Trade unions are a divided lot on the Code's benefits

While the RSS-affiliated Bharatiya Mazdoor Sangh (BMS) is satisfied with the Code saying that most of its suggestions have been incorporated, the Left-affiliated Centre of Indian Trade Unions (CITU) has serious objections to the manner in which legislative power to formulate substantive provisions has now shifted to the executive domain.

CK Sajinarayanan, BMS's president, counts many good things in the Code, like withdrawal of earlier provisions in the draft code which allowed establishments to (a) opt out of the government-run ESI scheme to private health insurances and (b) shift from compulsory EPF scheme to voluntary National Pension Scheme (NPS). So is the case with (c) retaining the staff and funds under the PF and ESI laws separately (d) registration of unorganised sector workers through "facilitation centres" for providing social security benefits, instead of relying on labour department and (e) inclusion of gig workers, platform workers, inter-state migrant workers, home-based and domestic workers in the unorganised sector for coverage under the Code.

He draws particular attention to the provision which says "every establishment to which this Code applies shall be registered within such time and in such manner as maybe prescribed by the Central Government", saying that this would formalise the informal sector.

His only concern is lack of universal character of the Code since the existing thresholds for applicability of PF, ESI, gratuity, maternity benefits etc. have not been removed.

Also Read:5 contentious issues holding up India's labour law reforms

On the other hand, Tapan Sen, CITU's general secretary, says a paradigm change is being made by removing democratically participatory content of legislations by stipulating "as may be prescribed" or "maybe framed" in respect of almost all substantive provisions relating to entitlements, contributions and benefits in the Code. This means any future change in many substantive provisions of the Code could be made through executive decisions by bypassing the Parliament and other stakeholders. He counts 128 such instances in the Code.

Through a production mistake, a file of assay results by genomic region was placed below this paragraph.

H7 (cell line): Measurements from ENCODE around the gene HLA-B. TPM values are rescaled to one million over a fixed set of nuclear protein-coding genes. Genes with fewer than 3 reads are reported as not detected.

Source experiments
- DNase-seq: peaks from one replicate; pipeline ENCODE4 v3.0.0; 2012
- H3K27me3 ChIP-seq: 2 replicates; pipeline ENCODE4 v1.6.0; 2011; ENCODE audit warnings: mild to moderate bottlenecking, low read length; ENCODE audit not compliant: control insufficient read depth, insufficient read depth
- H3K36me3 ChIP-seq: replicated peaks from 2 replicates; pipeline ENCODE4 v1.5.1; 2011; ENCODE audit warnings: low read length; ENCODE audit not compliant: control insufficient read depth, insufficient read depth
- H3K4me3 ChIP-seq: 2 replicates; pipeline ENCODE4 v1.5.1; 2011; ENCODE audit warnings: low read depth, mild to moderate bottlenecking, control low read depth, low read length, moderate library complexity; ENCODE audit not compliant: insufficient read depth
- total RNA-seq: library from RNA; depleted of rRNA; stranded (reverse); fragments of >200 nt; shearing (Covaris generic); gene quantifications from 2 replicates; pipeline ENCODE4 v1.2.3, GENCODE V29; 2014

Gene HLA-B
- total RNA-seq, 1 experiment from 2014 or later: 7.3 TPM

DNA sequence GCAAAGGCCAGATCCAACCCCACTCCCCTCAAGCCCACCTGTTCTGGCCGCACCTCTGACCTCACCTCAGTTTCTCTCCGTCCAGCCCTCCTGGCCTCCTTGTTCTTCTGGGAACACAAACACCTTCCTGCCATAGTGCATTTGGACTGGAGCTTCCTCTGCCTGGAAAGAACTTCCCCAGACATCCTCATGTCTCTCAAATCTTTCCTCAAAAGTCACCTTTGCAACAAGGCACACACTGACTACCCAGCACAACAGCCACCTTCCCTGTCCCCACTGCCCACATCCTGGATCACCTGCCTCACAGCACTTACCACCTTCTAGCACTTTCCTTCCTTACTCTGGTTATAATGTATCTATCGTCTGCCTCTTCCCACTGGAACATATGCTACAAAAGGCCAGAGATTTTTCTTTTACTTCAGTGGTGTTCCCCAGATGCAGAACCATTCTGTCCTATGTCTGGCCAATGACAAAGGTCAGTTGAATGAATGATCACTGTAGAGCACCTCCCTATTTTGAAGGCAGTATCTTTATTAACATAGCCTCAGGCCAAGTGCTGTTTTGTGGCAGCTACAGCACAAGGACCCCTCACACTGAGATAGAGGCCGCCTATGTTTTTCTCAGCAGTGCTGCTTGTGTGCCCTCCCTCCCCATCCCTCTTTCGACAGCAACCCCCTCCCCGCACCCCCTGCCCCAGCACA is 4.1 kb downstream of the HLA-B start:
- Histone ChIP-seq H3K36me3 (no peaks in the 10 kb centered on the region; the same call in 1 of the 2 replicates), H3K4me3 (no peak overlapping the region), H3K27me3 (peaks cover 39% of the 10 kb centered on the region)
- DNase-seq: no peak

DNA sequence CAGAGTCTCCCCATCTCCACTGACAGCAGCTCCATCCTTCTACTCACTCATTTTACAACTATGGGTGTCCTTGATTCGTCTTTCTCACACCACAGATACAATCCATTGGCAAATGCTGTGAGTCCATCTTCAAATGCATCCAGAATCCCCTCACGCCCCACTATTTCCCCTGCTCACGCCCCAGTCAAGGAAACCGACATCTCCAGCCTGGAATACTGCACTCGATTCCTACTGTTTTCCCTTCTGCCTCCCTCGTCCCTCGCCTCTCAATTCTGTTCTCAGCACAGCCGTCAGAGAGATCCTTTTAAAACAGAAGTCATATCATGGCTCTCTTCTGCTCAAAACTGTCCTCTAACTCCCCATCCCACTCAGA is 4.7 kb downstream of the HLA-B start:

For example, he says, while the Code aims to provide social security to unorganised sector workers "no concrete scheme" has been spelt out. The relevant provision reads: "The Central Government shall formulate and notify, from time to time, suitable welfare schemes for unorganised workers....on matters relating to life and disability cover, health and maternity benefits, old age protection, education, housing and any other benefits as may be determined by the Central Government."

He mentions several good social security schemes for workers in industries like beedi making, mining etc., providing robust health, education and other benefits and also having legal backing, which have now become redundant. While those workers stare at an uncertain future, the Code provides no concrete sector-specific schemes or dedicated funds to fill the vacuum. He seeks restoration of several sector-specific cesses which were withdrawn in 2016 and 2017 (except the one for building workers) to provide dedicated funds and run the existing welfare schemes.

Sen also objects to repelling of laws governing PF and ESI which are governed by tripartite committees (employer, employee and government) without fully incorporating substantive provisions in those laws. "There is no reason for merging or taking away well-functioning bodies under these laws. Rather, their functioning should be strengthened", he adds.

The industry has been supportive of the government's move to provide social security to the unorganised sector workers through the new Code with CII's MS Unnikrishnan, who heads its panel on industrial relations, observing that such a move would help to prevent their exploitation across the country.